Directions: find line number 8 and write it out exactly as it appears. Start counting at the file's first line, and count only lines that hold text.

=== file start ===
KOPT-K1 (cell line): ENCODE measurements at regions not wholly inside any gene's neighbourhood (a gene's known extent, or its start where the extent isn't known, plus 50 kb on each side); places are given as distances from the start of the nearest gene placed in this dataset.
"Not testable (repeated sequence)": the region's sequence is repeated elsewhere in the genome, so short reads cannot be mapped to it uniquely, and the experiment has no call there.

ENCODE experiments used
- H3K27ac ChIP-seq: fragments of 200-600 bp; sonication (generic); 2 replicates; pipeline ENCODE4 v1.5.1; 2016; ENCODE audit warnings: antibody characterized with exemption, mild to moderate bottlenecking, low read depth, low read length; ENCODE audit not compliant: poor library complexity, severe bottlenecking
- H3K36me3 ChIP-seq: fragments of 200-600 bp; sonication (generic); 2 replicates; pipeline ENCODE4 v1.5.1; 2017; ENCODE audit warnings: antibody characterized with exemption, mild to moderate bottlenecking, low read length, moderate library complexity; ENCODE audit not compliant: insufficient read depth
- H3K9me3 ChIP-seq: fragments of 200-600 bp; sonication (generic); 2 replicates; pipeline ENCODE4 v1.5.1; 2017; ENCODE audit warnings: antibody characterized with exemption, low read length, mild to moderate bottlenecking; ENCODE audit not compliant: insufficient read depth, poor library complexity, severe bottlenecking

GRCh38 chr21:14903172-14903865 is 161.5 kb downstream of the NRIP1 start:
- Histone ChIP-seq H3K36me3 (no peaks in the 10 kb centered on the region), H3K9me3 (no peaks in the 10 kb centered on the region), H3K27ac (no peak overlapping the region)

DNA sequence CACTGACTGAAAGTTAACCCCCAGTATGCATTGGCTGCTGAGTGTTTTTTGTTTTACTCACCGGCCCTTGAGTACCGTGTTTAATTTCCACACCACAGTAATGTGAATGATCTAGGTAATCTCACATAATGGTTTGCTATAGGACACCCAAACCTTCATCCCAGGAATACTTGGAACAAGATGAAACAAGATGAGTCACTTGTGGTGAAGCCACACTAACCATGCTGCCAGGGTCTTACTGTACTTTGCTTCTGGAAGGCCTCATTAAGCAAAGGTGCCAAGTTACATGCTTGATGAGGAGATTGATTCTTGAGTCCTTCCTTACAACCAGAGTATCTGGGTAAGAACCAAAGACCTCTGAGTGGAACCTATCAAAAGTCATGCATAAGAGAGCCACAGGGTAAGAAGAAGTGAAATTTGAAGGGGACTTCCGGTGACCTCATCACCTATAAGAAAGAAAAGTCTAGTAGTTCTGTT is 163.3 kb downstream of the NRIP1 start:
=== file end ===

- Histone ChIP-seq H3K36me3 (no peaks in the 10 kb centered on the region), H3K9me3 (no peaks in the 10 kb centered on the region), H3K27ac (no peak overlapping the region)